If you like statues of people you don’t know and pretty things that grow you will love…
Québec City’s Parliament Building is home to the National Assembly where the 125 elected officials get together and talk about important issues like exactly how much gravy should be on the poutine and WTF is maple water?
The building itself was built between 1877 and 1886 and owes credit to architect Eugène-Étienne Taché (there, that’s better). The façade shows off 22 statues of important French Canadians and some tributes to the area’s first inhabitants, the Amerindians.
The “front yard,” if you will, of the Parliament Building is a massive garden of indigenous flowers and plants and 130 types of fruits, vegetables, and herbs. These gardens are created through the collaborative efforts of Université Laval and Les Urbainculteurs. So, a school and some people hell-bent on the urban farming initiative. Guess what else. There are active beehives on the roof of one of the Parliament buildings so pollinate little bees! Pollinate your little hearts out! The produce and honey harvested from the Parliament’s gardens are served daily at the restaurant Le Parlementaire. Everything French sounds so fancy and I absolutely cannot say these words without sounding uppity.
If you like quaint shopping districts, art galleries, and eating, you will love…
Have you ever spent the day sipping cappuccino, winding up all the toys in a toy store, and trying to convince your husband to walk twenty feet behind you as long as he insists on eating that maple lollipop? Well I have and it’s as glamorous as it sounds. Have you done this in France? Me neither but I bet it’s fabulous all the same and nowhere is closer (again, figuratively) than Québec City’s Petit Champlain district.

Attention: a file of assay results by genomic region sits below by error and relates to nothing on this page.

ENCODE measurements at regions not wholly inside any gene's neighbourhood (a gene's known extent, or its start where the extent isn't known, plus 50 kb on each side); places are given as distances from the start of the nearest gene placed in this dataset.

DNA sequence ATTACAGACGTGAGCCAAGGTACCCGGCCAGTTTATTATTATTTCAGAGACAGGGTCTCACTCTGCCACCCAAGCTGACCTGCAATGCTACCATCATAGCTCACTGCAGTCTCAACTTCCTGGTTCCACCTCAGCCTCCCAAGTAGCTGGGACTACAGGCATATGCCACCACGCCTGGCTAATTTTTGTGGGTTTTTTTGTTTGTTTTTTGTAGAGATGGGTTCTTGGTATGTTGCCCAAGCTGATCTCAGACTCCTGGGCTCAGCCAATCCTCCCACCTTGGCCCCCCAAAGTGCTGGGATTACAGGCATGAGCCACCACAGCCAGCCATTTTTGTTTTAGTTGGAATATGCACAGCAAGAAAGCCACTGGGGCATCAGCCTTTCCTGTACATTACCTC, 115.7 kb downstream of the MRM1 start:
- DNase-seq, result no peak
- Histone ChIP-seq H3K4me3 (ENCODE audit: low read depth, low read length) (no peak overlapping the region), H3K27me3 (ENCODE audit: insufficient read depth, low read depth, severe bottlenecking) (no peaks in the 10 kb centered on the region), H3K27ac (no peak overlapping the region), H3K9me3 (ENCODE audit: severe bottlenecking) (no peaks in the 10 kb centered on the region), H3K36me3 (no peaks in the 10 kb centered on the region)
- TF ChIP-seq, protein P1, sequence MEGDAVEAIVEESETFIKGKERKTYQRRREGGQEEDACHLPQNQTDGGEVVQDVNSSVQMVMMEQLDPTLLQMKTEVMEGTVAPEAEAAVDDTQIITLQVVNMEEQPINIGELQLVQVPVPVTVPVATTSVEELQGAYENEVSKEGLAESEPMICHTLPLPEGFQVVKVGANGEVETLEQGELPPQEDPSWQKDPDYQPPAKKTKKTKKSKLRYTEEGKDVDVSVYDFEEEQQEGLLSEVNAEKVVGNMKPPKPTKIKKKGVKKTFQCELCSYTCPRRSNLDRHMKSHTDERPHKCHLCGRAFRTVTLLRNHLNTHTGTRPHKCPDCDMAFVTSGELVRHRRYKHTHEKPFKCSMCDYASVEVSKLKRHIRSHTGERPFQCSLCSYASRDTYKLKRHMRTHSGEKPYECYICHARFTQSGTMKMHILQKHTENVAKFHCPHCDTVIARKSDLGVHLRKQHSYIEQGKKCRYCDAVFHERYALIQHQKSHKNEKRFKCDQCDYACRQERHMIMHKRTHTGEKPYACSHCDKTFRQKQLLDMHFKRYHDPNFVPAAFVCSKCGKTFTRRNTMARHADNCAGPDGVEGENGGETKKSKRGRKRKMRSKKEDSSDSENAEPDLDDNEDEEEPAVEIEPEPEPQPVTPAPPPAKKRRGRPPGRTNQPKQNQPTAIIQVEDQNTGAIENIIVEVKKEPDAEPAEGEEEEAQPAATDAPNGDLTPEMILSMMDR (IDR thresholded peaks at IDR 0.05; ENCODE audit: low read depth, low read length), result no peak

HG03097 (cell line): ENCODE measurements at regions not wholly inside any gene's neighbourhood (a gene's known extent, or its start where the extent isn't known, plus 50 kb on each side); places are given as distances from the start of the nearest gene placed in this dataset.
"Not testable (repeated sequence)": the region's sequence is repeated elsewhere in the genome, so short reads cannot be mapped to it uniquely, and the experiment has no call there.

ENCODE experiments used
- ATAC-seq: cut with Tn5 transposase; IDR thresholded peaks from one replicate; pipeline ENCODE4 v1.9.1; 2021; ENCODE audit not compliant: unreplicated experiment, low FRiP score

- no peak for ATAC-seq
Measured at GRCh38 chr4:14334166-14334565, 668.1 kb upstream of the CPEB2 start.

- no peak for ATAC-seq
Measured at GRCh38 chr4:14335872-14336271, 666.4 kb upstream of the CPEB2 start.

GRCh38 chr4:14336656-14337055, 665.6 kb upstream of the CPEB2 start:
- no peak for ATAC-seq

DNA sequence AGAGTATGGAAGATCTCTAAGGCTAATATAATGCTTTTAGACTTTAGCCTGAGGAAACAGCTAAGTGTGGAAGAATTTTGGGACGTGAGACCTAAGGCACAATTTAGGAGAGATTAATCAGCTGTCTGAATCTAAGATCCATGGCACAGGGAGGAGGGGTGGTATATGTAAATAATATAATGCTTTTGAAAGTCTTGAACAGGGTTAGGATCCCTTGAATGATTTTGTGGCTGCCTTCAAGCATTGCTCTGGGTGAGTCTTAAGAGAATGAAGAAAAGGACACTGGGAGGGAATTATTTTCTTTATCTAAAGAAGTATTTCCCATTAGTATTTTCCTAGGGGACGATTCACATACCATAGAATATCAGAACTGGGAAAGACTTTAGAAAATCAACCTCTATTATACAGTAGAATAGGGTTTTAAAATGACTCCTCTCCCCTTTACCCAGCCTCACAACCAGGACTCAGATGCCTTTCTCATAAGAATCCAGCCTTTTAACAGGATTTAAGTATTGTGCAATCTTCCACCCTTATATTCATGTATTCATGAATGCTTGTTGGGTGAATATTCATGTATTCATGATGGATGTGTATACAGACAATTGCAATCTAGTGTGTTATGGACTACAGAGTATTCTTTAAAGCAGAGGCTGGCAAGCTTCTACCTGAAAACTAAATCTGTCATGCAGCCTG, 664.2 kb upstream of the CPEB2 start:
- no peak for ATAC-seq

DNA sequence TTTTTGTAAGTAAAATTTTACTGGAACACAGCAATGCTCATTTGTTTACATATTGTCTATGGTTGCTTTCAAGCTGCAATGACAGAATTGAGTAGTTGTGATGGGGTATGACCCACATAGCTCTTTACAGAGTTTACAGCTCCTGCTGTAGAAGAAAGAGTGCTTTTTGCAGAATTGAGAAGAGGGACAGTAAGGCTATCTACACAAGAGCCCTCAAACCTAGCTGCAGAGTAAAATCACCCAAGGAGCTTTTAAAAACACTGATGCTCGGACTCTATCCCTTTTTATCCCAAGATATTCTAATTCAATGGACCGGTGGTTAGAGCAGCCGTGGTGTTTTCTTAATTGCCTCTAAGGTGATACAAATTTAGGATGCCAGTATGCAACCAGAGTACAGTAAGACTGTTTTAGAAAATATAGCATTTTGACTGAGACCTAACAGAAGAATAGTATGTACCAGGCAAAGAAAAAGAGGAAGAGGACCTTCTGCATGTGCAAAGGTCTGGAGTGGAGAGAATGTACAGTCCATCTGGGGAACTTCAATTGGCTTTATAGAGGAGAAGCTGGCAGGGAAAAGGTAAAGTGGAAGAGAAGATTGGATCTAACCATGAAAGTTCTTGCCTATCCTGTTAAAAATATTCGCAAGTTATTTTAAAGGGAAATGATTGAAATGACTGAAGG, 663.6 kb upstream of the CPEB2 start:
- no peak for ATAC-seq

This portion of Old Québec is located at the bottom of the hill, directly below Château Frontenac and can be accessed directly by either the Escalier Casse-Cou (the Breakneck Stairs) or the funicular. So many funiculars in my life lately – probably because I like to get high so much. I love puns!
They’re called the “Breakneck Stairs” because of their height and steepness. These stairs are also hundreds of years old which will help you understand the threatening name of these stairs – they come from a time when people died of fevers, stomach cramps, and tuberculosis. OK, I’ll admit I don’t know what tuberculosis is but I’ve been tested and I don’t have it! I did have a mild panic attack though when the nurse gave me the teeny tiny needle prick and thought I was going to lose my entire arm. Everyone had a good laugh. Oh, and my arm? Still got it!
Québec City’s Petit Champlain is the oldest commercial district and first permanent French settlement in North America. Its streets are lined with shops of all kinds, art galleries full of incredible paintings and also of stuff I could totally do myself, restaurants and bistros, whatever the difference is, one of them named Maison Smith that everyone should probably go to. I bet they serve only the best Pringles and heat up those Hot Pockets reallll good. You can also find a really old church, a fiddler, giant murals on the sides of buildings, and absolutely anything you could ever need with a maple leaf on it.
If you like history and cities surrounded by walls, you will love…